In June 1984, appellee moved to vacate the order of dismissal and reinstate the complaint. While awaiting a ruling on the motion, appellee filed a complaint in the Family Division in August 1984 seeking specific performance of the separation agreement, and $25,000 in special damages. In July 1986 Judge Bacon denied appellee's motion to vacate under Super. Ct. Civ. R. 60(b), but noted that appellee could file a motion to compel compliance with the separation agreement in the Family Division or seek damages for breach of contract in the Civil Division. In the meantime, appellant filed a motion to dismiss the Family Division complaint on the grounds that the Family Division had no jurisdiction and the complaint was barred by res judicata and collateral estoppel. The motion was denied, and following a trial before Judge King, appellant was ordered to specifically perform, to work with appellee to retain a Realtor, and to cooperate in the sale of the home.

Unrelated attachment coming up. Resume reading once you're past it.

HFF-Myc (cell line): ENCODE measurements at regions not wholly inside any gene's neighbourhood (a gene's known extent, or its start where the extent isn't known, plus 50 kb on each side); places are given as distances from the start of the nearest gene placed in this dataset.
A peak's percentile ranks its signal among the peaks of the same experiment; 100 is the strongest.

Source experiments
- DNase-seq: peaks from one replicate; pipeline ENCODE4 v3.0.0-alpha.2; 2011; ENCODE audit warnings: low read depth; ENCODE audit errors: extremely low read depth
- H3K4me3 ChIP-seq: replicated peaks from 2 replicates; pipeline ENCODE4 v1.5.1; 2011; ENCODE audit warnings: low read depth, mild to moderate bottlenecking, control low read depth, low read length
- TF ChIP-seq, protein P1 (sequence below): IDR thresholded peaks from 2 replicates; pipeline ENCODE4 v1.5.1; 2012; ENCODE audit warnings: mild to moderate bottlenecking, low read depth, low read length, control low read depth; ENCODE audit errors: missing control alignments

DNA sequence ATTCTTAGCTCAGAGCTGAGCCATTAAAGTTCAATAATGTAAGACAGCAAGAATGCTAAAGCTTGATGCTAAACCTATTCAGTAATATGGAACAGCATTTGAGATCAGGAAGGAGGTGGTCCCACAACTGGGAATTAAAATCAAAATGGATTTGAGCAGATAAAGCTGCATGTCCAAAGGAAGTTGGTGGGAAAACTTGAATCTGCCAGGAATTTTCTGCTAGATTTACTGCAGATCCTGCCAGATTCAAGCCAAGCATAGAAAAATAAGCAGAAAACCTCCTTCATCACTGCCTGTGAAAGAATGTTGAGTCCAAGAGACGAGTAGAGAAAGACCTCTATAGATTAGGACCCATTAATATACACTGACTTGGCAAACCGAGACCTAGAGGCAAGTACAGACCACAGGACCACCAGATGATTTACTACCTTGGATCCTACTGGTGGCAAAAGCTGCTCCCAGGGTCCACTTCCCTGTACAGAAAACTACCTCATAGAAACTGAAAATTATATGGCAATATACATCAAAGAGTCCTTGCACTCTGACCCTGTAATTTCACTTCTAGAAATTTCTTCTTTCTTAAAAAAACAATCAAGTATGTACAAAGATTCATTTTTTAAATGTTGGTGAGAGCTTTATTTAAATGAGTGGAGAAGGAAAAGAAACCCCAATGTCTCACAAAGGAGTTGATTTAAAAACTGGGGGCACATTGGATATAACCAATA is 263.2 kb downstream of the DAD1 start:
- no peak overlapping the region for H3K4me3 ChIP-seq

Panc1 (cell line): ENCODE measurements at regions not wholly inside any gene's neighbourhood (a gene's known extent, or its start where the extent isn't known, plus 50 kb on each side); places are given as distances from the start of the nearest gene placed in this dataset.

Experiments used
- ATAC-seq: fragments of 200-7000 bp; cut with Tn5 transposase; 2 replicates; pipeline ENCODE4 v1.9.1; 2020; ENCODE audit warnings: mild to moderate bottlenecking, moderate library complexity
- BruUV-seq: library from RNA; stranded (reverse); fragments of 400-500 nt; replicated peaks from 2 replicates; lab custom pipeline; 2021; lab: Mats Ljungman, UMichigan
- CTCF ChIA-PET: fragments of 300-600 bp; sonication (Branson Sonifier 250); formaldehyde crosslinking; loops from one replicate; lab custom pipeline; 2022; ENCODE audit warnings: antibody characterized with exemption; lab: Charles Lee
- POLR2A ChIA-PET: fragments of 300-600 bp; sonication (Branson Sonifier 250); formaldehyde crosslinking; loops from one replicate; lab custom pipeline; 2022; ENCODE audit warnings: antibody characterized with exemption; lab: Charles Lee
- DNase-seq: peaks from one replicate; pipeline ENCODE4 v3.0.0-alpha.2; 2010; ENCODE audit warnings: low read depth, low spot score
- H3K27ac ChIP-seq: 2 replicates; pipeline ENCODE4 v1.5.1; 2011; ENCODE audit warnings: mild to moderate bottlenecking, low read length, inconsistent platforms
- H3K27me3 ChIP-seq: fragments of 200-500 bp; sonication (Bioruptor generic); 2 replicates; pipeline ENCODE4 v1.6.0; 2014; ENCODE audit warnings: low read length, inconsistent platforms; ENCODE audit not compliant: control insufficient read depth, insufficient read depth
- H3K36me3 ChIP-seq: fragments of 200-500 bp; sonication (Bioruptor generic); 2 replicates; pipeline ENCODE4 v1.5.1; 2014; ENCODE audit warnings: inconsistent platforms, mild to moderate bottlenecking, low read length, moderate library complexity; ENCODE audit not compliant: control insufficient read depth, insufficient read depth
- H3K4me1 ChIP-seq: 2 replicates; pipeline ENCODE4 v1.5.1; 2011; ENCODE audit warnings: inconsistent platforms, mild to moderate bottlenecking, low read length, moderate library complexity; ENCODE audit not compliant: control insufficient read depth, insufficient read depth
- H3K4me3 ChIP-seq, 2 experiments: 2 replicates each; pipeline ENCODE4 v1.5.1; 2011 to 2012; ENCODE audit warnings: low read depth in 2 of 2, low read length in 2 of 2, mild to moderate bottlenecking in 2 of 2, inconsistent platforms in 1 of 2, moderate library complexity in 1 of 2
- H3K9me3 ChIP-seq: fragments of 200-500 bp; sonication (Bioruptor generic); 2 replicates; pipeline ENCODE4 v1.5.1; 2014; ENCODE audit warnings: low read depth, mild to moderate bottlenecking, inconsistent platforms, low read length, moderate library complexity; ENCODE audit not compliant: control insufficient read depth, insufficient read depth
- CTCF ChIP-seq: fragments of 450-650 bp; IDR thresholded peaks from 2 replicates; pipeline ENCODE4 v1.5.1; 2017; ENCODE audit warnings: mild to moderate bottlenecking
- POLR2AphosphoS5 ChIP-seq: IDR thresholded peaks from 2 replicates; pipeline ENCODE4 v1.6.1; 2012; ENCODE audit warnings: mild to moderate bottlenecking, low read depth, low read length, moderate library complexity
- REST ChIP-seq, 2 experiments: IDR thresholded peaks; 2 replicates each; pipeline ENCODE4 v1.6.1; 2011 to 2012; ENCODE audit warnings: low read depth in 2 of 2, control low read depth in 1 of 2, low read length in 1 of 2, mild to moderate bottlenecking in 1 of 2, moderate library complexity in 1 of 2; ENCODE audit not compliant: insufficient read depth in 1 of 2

Jurisdiction. Under D.C. Code § 11-1101 (1989 Repl.), the Family Division of the Superior Court has exclusive jurisdiction over enumerated actions involving domestic relations, and under the equitable powers of the Superior Court, also has jurisdiction over other matters. D.C. Code § 11-921(a) (1989 Repl.) provides that the Superior Court has "jurisdiction of any civil action or other matter at law or in equity brought in the District of Columbia." While the Superior Court is separated into a number of divisions, "these functional divisions do not delimit their power as tribunals of the Superior Court with general jurisdiction to adjudicate civil claims and disputes." Andrade v. Jackson, 401 A.2d 990, 993 (D.C. 1979). This court has long held that there is no jurisdictional bar to one division of the Superior Court entertaining an action more appropriately considered in another division, so long as doing so does not violate the statute or rules of the court and the claim has a rational nexus to a subject matter within the responsibility of that division. *fn1